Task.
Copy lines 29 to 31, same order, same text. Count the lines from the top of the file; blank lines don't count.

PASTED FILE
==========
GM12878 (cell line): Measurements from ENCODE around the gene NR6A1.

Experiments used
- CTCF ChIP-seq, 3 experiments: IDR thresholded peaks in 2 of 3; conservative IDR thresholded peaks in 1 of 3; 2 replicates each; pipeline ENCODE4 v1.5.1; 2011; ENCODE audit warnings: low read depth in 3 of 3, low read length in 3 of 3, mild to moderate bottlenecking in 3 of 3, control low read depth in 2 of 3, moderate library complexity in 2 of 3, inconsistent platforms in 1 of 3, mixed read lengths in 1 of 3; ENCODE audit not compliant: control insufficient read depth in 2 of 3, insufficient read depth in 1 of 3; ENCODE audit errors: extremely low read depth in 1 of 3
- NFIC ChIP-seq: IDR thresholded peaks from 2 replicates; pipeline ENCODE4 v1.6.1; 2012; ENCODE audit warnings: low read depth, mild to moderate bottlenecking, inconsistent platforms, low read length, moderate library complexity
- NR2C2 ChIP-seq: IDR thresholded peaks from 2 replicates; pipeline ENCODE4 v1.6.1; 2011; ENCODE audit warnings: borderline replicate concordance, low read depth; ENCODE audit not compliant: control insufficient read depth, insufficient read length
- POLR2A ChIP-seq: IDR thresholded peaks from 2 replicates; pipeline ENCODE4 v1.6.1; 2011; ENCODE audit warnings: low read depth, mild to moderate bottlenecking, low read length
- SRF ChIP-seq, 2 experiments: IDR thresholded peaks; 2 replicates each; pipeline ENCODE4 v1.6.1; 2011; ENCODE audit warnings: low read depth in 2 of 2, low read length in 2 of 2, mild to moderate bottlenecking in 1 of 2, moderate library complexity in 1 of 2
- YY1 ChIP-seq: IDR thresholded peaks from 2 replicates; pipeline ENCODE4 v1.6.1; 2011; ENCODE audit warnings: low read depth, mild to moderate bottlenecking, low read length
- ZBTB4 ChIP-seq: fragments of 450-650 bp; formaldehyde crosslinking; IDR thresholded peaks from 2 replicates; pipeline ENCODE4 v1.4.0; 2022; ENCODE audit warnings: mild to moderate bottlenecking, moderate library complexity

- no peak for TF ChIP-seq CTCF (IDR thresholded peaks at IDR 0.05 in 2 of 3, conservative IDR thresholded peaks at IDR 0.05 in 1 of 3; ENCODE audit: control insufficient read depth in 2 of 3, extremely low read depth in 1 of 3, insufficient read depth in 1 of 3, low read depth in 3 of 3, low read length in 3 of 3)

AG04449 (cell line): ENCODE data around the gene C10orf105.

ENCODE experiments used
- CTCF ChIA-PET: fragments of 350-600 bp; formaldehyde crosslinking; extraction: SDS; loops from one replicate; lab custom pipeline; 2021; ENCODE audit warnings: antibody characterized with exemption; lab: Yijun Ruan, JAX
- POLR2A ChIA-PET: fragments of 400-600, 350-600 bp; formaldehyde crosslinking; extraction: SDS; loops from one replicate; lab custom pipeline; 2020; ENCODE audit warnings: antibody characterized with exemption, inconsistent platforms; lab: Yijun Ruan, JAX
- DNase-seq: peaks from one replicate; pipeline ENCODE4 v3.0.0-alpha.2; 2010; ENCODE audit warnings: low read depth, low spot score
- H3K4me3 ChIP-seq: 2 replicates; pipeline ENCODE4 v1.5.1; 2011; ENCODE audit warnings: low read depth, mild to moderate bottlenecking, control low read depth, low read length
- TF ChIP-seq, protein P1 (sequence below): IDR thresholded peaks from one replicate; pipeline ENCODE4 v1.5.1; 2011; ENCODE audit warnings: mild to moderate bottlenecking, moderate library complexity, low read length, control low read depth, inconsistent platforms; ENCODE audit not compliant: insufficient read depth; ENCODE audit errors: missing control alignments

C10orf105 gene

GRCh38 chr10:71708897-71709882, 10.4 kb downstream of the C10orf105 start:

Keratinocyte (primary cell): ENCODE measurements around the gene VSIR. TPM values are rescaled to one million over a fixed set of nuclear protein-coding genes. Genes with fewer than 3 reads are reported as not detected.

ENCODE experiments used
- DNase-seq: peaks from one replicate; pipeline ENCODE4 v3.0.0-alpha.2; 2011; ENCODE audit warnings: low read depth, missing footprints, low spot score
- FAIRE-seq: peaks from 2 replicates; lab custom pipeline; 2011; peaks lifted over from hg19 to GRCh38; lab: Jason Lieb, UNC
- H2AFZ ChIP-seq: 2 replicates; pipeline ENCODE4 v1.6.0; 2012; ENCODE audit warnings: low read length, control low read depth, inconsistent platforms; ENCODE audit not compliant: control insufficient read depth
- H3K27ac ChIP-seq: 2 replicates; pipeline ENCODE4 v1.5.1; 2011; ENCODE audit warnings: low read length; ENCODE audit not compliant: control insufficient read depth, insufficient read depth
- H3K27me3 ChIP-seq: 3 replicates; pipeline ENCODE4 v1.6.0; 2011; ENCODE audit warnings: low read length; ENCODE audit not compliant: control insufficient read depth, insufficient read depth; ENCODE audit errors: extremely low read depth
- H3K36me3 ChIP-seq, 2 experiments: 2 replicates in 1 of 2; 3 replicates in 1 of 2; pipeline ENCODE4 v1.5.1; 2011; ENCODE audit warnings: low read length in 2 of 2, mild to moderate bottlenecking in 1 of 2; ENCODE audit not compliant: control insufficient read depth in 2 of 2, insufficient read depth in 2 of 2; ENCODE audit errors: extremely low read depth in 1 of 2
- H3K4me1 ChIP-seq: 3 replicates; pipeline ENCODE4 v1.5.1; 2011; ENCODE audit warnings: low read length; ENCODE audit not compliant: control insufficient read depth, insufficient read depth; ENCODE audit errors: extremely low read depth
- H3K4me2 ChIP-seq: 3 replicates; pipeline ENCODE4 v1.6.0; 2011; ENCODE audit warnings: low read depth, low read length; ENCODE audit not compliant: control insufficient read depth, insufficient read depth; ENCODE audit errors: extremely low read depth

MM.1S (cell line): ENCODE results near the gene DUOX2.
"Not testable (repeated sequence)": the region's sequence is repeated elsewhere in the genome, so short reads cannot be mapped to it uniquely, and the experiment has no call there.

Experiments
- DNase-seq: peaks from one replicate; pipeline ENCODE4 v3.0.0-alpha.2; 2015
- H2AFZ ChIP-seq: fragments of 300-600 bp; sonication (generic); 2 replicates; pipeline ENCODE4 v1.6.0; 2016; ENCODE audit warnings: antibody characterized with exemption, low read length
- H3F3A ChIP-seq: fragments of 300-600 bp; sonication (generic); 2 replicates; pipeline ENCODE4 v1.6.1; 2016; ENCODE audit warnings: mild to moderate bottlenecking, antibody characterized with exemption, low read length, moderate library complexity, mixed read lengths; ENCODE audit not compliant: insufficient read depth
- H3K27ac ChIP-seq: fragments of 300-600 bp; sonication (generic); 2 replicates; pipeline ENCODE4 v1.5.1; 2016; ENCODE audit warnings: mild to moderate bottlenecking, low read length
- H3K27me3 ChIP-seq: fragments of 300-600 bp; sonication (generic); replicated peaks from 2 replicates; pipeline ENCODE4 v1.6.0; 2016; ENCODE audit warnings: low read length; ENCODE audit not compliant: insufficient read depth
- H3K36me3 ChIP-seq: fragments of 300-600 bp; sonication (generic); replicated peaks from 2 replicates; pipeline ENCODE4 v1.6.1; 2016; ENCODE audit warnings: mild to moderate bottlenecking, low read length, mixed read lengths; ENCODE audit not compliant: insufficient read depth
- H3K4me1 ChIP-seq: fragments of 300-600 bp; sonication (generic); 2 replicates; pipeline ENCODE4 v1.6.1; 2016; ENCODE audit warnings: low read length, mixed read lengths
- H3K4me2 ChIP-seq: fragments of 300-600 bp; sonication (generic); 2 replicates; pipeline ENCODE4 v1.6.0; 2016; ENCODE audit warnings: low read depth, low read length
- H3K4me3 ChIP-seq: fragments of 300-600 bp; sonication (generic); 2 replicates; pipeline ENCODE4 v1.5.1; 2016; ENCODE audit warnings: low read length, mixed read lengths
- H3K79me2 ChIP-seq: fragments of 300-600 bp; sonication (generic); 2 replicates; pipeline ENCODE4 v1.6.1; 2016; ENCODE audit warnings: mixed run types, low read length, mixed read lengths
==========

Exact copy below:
- H3K4me2 ChIP-seq: 3 replicates; pipeline ENCODE4 v1.6.0; 2011; ENCODE audit warnings: low read depth, low read length; ENCODE audit not compliant: control insufficient read depth, insufficient read depth; ENCODE audit errors: extremely low read depth

MM.1S (cell line): ENCODE results near the gene DUOX2.
"Not testable (repeated sequence)": the region's sequence is repeated elsewhere in the genome, so short reads cannot be mapped to it uniquely, and the experiment has no call there.